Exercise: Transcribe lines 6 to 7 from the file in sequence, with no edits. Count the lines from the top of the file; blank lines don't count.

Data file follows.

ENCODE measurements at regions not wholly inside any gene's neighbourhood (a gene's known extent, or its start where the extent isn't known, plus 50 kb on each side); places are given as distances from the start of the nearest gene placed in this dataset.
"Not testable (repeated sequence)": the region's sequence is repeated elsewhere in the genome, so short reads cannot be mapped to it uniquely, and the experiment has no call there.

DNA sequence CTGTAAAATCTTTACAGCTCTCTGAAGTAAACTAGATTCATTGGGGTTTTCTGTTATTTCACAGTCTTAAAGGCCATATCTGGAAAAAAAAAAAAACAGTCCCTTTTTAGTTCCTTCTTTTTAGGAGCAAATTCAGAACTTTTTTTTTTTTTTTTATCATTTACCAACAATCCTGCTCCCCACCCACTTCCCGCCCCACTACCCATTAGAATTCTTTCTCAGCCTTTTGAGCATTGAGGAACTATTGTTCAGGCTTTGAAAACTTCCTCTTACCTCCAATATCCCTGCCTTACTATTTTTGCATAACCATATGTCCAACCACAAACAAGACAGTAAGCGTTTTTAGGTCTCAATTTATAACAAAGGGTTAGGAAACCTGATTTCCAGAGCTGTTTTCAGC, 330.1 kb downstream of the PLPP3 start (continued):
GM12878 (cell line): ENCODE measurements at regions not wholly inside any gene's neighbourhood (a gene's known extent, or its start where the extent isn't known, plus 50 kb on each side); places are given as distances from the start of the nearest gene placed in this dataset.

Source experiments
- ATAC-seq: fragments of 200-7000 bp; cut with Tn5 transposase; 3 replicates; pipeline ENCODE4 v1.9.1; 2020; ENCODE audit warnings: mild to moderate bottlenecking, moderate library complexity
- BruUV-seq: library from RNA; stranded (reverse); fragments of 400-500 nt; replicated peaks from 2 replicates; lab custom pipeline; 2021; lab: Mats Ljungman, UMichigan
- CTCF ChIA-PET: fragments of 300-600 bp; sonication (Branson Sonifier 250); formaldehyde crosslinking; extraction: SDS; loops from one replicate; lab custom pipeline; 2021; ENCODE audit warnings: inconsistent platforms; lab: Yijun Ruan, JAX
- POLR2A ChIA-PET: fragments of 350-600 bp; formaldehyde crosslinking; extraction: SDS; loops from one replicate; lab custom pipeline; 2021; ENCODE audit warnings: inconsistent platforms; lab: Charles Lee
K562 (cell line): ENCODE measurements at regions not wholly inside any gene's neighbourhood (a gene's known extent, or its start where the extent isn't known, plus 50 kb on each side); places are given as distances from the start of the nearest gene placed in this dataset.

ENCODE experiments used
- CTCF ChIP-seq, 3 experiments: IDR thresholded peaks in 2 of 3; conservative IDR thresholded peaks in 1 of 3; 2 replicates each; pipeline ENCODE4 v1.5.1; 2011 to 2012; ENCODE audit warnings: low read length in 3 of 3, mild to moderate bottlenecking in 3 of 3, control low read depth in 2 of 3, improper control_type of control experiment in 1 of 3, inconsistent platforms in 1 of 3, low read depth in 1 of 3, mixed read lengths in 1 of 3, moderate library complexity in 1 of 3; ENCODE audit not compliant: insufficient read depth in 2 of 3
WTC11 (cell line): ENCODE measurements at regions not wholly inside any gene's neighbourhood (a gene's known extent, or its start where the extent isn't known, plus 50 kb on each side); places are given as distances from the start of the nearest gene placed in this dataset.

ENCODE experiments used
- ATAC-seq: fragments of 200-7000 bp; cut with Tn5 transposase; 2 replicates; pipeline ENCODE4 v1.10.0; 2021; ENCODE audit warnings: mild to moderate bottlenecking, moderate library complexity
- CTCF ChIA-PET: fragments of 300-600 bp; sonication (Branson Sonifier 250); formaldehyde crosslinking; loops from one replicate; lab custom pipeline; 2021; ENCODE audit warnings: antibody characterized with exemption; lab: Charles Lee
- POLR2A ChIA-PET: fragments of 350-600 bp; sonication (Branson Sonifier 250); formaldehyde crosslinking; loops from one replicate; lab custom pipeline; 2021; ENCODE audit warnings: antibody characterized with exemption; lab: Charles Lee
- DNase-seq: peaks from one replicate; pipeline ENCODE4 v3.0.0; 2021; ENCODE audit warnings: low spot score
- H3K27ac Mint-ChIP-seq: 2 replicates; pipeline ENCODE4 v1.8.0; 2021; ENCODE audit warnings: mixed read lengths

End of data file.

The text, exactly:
- ATAC-seq: fragments of 200-7000 bp; cut with Tn5 transposase; 3 replicates; pipeline ENCODE4 v1.9.1; 2020; ENCODE audit warnings: mild to moderate bottlenecking, moderate library complexity
- BruUV-seq: library from RNA; stranded (reverse); fragments of 400-500 nt; replicated peaks from 2 replicates; lab custom pipeline; 2021; lab: Mats Ljungman, UMichigan